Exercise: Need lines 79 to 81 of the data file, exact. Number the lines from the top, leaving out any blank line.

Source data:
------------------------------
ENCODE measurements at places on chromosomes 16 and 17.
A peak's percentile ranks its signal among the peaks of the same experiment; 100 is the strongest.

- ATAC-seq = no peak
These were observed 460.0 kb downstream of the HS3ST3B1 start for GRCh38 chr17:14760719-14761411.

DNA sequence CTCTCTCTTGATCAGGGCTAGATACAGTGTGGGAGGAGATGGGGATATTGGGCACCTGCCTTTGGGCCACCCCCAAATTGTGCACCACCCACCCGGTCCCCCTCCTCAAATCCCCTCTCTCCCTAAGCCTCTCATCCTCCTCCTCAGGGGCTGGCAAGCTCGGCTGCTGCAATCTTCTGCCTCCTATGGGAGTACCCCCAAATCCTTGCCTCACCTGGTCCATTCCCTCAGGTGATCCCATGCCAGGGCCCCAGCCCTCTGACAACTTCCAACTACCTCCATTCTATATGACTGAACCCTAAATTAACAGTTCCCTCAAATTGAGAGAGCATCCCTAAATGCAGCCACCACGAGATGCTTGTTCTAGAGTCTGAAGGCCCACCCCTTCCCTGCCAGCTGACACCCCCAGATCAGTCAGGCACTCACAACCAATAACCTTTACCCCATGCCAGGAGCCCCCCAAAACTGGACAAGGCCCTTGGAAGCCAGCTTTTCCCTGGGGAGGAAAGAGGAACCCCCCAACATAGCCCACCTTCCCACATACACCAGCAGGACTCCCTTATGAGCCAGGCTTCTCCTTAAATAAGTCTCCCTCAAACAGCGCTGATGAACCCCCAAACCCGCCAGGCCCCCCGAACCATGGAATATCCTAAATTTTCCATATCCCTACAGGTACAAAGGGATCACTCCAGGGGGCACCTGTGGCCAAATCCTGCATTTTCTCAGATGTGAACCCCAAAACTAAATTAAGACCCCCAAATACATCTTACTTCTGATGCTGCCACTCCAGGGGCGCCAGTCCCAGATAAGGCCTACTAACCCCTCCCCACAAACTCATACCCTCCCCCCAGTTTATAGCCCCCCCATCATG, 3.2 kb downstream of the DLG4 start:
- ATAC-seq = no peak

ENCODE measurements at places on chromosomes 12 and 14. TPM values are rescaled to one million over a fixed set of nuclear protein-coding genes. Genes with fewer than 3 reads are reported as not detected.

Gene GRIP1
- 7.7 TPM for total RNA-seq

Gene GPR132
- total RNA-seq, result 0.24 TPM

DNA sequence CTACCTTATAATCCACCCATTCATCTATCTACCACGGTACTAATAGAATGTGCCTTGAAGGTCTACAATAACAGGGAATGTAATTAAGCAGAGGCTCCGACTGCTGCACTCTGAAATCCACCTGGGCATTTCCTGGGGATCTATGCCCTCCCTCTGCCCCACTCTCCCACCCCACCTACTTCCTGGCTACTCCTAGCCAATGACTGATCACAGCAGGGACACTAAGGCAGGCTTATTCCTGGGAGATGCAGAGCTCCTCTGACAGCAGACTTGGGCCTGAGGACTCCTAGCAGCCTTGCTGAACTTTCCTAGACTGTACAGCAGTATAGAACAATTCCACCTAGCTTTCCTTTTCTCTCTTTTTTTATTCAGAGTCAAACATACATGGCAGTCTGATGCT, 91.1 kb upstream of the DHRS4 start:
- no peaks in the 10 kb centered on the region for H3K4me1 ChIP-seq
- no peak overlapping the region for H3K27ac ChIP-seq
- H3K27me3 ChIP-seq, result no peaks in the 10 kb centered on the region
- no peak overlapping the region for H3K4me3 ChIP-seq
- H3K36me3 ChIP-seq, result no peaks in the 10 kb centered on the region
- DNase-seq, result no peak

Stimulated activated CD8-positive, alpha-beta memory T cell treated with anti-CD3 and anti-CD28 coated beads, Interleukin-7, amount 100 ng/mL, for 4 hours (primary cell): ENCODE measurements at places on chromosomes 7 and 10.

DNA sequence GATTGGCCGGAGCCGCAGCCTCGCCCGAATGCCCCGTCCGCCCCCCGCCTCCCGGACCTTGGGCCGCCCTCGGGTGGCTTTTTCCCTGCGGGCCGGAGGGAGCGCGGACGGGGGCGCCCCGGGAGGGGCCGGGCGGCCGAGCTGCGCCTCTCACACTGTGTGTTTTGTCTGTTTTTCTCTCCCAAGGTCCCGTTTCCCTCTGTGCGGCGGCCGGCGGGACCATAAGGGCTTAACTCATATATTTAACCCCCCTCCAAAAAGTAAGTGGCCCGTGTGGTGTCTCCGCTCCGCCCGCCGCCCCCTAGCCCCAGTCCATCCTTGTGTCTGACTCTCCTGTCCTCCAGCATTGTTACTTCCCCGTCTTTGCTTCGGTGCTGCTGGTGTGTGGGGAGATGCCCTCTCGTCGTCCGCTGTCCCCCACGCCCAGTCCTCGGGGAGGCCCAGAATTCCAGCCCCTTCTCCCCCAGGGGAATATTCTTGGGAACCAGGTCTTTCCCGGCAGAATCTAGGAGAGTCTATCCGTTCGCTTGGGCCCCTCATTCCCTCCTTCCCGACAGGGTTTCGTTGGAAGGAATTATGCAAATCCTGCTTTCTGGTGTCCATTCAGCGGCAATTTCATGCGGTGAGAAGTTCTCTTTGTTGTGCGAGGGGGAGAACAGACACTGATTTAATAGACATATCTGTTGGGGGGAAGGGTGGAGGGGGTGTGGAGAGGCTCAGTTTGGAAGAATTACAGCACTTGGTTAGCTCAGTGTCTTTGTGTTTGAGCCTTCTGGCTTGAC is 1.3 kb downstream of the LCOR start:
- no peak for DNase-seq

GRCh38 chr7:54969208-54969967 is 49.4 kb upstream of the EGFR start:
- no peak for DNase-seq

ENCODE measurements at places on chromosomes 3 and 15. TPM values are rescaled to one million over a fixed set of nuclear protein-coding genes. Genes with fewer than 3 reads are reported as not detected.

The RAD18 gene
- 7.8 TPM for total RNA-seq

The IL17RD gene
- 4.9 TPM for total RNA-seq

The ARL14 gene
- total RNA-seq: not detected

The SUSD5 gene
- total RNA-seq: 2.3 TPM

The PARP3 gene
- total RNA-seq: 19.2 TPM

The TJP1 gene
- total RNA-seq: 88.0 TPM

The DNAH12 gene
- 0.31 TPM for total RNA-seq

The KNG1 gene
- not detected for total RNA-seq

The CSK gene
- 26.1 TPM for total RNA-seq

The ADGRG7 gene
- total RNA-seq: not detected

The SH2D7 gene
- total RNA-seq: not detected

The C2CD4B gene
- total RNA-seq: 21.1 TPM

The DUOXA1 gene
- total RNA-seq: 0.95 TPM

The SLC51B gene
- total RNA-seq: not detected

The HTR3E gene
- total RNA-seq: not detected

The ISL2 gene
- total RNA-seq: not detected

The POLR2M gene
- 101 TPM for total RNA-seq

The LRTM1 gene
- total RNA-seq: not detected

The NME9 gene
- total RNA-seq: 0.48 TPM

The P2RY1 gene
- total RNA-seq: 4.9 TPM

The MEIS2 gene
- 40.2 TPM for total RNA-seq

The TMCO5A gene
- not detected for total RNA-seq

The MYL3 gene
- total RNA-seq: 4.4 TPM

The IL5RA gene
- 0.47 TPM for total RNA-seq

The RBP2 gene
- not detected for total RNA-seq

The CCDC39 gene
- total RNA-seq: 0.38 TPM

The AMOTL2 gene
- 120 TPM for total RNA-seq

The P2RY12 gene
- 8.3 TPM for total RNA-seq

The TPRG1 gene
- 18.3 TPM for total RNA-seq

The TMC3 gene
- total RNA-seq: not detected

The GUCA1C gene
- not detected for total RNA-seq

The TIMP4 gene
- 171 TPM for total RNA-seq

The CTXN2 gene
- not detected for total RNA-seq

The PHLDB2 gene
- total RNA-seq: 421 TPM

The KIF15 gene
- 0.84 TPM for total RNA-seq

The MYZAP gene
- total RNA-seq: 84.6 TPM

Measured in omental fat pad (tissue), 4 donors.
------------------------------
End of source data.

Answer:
The P2RY12 gene
- 8.3 TPM for total RNA-seq

The TPRG1 gene